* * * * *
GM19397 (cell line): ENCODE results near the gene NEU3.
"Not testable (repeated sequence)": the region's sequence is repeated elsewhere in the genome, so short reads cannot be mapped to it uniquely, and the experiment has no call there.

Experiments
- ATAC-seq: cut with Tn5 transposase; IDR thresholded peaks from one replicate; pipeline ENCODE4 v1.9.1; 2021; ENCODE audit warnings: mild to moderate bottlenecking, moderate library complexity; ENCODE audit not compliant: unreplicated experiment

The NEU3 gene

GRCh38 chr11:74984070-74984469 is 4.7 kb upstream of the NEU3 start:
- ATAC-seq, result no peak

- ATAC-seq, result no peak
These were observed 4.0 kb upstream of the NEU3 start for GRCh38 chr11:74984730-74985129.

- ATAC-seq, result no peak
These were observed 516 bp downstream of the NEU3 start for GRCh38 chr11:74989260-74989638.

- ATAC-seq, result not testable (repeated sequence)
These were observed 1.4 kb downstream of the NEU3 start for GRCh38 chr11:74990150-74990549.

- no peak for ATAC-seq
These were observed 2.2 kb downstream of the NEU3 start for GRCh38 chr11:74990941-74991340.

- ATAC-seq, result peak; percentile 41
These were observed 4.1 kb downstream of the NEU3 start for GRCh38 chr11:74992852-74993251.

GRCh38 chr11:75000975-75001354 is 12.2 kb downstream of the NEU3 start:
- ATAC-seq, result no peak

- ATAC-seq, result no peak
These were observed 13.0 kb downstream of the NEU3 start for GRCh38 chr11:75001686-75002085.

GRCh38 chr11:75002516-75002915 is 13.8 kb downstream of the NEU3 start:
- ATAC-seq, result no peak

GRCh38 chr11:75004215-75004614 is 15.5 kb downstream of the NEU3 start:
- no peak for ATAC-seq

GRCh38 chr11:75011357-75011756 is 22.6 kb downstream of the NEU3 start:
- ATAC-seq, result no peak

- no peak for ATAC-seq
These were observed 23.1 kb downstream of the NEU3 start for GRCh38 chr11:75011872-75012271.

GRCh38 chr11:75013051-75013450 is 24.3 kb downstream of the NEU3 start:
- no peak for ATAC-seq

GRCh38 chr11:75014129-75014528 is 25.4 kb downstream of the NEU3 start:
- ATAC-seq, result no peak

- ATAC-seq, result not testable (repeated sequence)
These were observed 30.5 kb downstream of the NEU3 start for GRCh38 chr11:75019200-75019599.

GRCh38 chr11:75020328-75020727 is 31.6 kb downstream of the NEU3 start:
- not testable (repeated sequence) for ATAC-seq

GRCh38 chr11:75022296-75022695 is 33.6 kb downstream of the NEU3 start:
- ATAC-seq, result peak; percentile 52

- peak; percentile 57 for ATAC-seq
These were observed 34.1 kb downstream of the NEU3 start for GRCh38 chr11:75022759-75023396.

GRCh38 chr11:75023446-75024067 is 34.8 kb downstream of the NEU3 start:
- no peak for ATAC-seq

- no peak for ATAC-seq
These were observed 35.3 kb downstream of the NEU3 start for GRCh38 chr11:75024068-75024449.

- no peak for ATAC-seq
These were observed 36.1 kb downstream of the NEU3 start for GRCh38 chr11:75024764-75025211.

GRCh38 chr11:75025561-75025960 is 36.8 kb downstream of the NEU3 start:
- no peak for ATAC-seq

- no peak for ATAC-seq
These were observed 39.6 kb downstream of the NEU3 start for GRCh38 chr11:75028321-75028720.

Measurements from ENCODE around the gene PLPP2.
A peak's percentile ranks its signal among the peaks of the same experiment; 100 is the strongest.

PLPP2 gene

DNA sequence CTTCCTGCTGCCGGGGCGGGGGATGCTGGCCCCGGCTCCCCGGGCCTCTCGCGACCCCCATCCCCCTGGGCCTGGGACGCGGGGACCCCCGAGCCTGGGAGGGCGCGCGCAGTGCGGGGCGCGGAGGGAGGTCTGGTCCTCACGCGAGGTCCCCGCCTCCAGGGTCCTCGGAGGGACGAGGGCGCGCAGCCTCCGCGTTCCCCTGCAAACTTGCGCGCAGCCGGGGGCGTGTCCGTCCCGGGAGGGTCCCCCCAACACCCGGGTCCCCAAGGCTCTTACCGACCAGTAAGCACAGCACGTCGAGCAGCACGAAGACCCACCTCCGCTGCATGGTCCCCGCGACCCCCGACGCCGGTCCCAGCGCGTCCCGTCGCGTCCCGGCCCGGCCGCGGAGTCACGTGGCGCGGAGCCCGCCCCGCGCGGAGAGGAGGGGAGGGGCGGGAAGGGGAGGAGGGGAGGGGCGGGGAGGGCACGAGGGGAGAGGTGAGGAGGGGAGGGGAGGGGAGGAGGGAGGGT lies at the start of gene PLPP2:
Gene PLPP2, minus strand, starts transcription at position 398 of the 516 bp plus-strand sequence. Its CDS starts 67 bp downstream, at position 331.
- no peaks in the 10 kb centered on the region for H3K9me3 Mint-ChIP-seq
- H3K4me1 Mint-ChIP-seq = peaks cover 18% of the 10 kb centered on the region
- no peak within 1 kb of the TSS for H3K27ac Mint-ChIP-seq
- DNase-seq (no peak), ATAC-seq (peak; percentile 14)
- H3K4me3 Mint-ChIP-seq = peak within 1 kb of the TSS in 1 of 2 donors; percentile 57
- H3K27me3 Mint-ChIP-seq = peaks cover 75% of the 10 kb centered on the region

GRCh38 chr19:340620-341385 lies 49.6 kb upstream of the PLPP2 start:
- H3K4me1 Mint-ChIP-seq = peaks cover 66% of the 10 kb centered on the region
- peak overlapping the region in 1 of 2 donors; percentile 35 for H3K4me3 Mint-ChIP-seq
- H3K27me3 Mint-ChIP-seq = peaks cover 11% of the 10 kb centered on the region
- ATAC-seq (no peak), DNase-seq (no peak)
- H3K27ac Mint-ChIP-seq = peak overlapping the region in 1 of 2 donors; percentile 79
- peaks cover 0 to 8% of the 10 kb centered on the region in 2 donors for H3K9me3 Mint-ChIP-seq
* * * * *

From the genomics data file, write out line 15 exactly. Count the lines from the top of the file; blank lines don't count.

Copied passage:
These were observed 2.2 kb downstream of the NEU3 start for GRCh38 chr11:74990941-74991340.